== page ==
If you’ve been keeping an eye on the steel index, you know steel prices have been increasing. Prices in November of 2020 were 168% higher than in August of that same year. As prices have increased, the demand for steel remains high.
While we’ve finally reached a point in time where it looks like steel price increases might finally be slowing down, the recent rise in steel costs is still reflected across a number of different industries. Consider the number of industries that need steel to function – auto, construction, landscaping, energy, packaging, appliances – the list goes on. As steel prices have increased, so too have costs for companies across the world.
Until COVID-19 restrictions are no longer limiting manufacturing. it’s likely that steel prices will stay relatively high.
Why Are Steel Prices Increasing?
The reason for the increase in steel’s price is the same reason why prices for almost all metals have been rising for the past year: the supply isn’t meeting the demand. With businesses cutting their production down due to the pandemic, steel mills haven’t been producing enough material to match the needs of industries around the world. A limited supply pushes prices up, as businesses requiring steel to match their own production needs are willing to pay higher and higher prices. With supply meeting an all-time low recently, it’s no surprise that steel costs had an equal but opposite surge.
Steel prices will go one of two ways depending on how things play out. If production resumes pre-COVID levels, then it’s safe to assume that prices will drop accordingly as businesses are able to purchase from a number of different suppliers again. However, there is a chance that prices won’t drop to the point where they stood previously. There’s no telling precisely what the market will dictate.
What Industries Are Affected?
Many different industries need steel to function – we named a few of them earlier. However, let’s look at how limited access to steel can impact various industries in tangible ways.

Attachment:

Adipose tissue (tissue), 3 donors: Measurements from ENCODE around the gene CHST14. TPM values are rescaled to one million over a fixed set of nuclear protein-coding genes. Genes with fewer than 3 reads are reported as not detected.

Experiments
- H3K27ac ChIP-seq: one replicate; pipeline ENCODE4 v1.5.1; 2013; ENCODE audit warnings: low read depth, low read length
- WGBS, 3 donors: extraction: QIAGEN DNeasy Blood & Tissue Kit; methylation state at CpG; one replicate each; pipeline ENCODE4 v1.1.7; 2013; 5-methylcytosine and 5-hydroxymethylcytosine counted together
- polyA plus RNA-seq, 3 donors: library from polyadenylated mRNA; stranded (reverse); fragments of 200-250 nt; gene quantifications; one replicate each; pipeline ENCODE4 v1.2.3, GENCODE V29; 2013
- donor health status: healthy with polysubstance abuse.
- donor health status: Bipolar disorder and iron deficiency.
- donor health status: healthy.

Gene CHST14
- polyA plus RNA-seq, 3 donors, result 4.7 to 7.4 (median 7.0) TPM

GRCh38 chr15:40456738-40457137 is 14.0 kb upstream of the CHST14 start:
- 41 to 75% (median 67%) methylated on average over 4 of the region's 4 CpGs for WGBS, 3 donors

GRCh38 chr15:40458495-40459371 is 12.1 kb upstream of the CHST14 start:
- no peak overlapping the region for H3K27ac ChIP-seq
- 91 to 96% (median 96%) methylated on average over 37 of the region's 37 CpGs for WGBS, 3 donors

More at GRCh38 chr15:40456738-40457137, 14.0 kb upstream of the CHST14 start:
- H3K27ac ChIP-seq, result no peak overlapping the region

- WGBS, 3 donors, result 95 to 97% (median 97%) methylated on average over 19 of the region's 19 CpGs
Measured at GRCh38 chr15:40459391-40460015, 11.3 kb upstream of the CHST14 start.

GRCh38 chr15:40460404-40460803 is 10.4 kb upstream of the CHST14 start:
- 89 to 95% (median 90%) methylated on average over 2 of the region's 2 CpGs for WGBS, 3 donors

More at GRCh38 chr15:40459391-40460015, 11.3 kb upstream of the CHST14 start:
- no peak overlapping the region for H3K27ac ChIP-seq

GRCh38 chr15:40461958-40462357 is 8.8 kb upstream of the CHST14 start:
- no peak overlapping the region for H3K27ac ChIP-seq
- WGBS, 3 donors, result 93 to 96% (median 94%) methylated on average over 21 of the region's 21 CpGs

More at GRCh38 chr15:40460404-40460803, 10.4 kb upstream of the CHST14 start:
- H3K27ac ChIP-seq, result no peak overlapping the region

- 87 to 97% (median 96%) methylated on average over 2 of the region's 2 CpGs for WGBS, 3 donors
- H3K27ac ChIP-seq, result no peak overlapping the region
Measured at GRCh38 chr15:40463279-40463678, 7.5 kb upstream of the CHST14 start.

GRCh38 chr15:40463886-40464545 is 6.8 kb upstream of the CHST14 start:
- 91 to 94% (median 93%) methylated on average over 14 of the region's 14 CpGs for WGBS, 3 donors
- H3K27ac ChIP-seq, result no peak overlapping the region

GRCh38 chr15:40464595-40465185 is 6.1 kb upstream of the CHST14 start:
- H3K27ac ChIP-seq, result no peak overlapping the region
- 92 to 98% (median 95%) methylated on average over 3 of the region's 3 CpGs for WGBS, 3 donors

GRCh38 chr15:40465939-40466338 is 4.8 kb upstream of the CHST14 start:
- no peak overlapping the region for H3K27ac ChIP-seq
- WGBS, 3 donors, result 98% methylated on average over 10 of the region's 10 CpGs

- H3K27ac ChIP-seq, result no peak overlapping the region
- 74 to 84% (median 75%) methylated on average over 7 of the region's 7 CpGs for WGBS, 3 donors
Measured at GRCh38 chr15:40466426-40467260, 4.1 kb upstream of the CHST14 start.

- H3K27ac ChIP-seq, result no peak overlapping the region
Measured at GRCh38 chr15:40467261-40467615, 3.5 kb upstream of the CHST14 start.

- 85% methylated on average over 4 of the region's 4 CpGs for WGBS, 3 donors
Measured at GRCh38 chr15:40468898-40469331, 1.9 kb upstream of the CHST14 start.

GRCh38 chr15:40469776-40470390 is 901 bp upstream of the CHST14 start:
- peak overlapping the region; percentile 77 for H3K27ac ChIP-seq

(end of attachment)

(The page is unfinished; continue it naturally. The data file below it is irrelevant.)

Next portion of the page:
Just like a carpenter needs wood, construction workers need steel to lay foundations and build girders and bridges. Steel also comprises the nails and screws necessary to keep walls and ceilings over our heads. While some construction sites have paused their work, there are many necessary jobs underway that require steel. As access to steel remains costly and limited, the construction industry can expect longer job times and more waiting on shipments. Obviously, the higher costs will make construction projects consider equipment and material costs with more scrutiny in order to balance out budget sheets.
Shipping & Packaging
Shipping industries are being affected by the steel price increases of the past few months. Producing shipping trucks and planes requires steel. It is also used in their replacement parts and the tools needed to perform repair jobs. Less access to steel is likely a reason why shipping costs are increasing around the world. The time needed to complete shipping jobs is seeing a parallel increase as well. The packaging industry also incorporates the use of steel in many different areas, including warehouse management and the equipment used in storage units and shipping vehicles. Transportation can be difficult when the vehicles used are made with materials experiencing a global shortage.
The medical industry is a sprawling one that includes not only hospitals and emergency rooms, but dentist offices, healthcare clinics, first aid stations, veterinary institutions, and anywhere you might expect to find medical gear and medical professionals. Medical professionals need access to clean, precisely-made equipment that must be reliable. A number of medical instruments require steel, including scalpels, syringes, stethoscopes, and a myriad of other items. With a low supply of steel and other manufactured goods, we’ve seen hospitals experience a shortage of medical equipment.
Steel prices impact many industries that you might not consider directly steel-related. This is because of the role steel plays at less obvious points in the supply chain, like equipment. Not only do we use steel for raw materials, but it’s necessary for many additional parts and services. For example, many industries use vocational trucks, heavy equipment, or industrial machinery in their operations. Steel is a component in all of this more ancillary equipment.
Avoiding Price Increases
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